In one sense, when the COVID-19 pandemic is over—and that day will come—and the world is back to work again, property managers will still be charged with the same traditional core responsibilities, namely to provide homes and workplaces that are safe for tenants, residents and staff.
But the way we approach that basic responsibility will be vastly different from how we did it before. To use a well-worn phrase, welcome to the new normal. If it isn’t already taking place in your organization, it’s time to reconsider traditional modes of operation in favor of alternative approaches. That’s easily said, but it’s also a massive undertaking, which will most likely involve new technologies.
“In the last real estate cycle, property managers, along with the rest of the commercial real estate industry, enjoyed continued success as they developed and grew,” says IREM Innovator in Residence James Scott. “When everything is working, there is little need to do things differently.”
Change, says Scott, who is also lead researcher for MIT’s Real Estate Innovation Lab, comes from a catalyst. The current pandemic is that catalyst.
Technology is the platform upon which change will occur. From access and security to health checks and sanitation, even managing rent deferrals, expanding applications of current systems and the installation of new technologies will kick the industry’s tech focus into overdrive.
“Several years ago, CTOs and IT professionals would make statements that they were cloud-first,” says Yardi Industry Principal Brian Sutherland. “But the paperwork backup proved that to be untrue, and paperwork left everyone exposed. The pandemic has shifted that perspective, and it’s no longer cloud-first but cloud-required, raising the importance of data privacy, control, and integration far beyond the limitations of paper documentation.”
As just one example, Sutherland points to the increase in systems for the management of accounts payable and receivable that have flooded his shop since the outbreak began. Rent deferrals and special accommodations aren’t a new topic for building managers, he says. But their seamless management on the current scale brought about by the COVID-driven economic downturn certainly is.
“Gaps were exposed about the use of paper in those processes,” says Sutherland. “Accounts receivable management is adapting to market conditions, which means managing rent deferrals, special circumstances, and accommodations seamlessly, and doing so on a scale we’ve never seen before.”
“This entails a huge dynamic shift in property managers’ processes,” says James Scott, but one that will allow a smoother and more efficient integration of data. “It will ensure there is as little paper as possible and allow data input and access via various platforms and devices.”
He sees the use of digital tools such as tablets becoming even more mainstream, “so property managers can implement and upload information to reporting systems in real time, and from that integrate information to gain more valuable insights at a portfolio level.”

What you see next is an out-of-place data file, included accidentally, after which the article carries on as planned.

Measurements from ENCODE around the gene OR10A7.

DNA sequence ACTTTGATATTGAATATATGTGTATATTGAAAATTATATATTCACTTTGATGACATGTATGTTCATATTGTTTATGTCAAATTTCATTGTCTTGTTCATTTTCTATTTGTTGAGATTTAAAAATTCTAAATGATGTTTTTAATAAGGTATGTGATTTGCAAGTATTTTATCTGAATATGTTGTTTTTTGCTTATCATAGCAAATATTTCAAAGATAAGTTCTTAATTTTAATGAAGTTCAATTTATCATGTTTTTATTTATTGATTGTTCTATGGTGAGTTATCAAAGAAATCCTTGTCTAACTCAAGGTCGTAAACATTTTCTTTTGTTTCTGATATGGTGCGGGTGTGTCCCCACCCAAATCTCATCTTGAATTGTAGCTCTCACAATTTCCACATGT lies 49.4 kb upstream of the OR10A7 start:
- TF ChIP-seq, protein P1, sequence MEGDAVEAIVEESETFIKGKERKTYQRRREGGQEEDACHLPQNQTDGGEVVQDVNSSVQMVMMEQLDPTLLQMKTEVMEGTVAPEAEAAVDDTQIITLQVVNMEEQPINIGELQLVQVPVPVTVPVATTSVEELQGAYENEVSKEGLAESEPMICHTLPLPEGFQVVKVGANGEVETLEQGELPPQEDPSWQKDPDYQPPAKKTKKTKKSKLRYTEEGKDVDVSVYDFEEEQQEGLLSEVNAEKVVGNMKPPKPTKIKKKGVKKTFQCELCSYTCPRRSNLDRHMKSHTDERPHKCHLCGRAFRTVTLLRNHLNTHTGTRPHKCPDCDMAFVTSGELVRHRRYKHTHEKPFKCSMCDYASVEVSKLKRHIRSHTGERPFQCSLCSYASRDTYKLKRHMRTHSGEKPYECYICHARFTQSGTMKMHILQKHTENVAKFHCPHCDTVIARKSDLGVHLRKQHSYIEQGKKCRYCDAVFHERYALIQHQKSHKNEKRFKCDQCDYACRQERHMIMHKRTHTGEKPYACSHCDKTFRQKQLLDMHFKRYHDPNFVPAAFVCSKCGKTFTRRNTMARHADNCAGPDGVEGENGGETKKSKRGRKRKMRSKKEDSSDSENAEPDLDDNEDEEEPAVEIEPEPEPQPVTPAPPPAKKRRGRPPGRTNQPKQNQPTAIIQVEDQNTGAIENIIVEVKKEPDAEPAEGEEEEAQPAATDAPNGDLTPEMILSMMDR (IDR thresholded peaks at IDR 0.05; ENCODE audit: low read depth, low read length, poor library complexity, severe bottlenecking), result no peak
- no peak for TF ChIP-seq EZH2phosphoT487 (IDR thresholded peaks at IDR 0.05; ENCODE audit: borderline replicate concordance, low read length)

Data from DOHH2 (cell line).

In addition to enhancements to current software platforms, property management in the new normal is likely to involve concepts that for many of us were not possible just a few months ago. The theme here is the use of technologies that can maximize traditional building processes without compromising individual safety and sanitization.
“Access and traffic control in a building was a relatively simple issue before,” Scott says. “No longer. Orchestrating building access and flow has become very complex. For instance, how can building managers orchestrate elevator volumes?”
Not all of the answers to such questions are clear yet, Scott admits. But some are, such as the use of keyless entry systems, motion-activated doors, and hands-free fixtures in restrooms. Next-generation sensors are available to help identify areas that need more frequent cleaning. Scott also sees the possibility of robotic sanitizing systems as a possible alternative, especially in commercial settings where they’ll be a more practical solution than in multifamily environments.
Which brings us to the topic of cost. All of these applications come with a price tag, and they—or some of them at least—may very likely become the cost of doing business. “In the past, a lot of these features were ‘nice-to-haves,’ but going forward, a lot of these features will be a minimum requirement. The terms ‘wellness’ and ‘healthy buildings’ will become commonplace in the real estate industry this year as we try to help people get back to work. People need to feel safe. The buildings that can showcase they have the safest work environments will be the ones tenants demand.”
In addition to her role as 2020 president of the Institute of Real Estate Management, Cheryl Gray serves as the head of special projects and operational excellence at QuadReal Property Group in Toronto. She’s IREM’s first international president.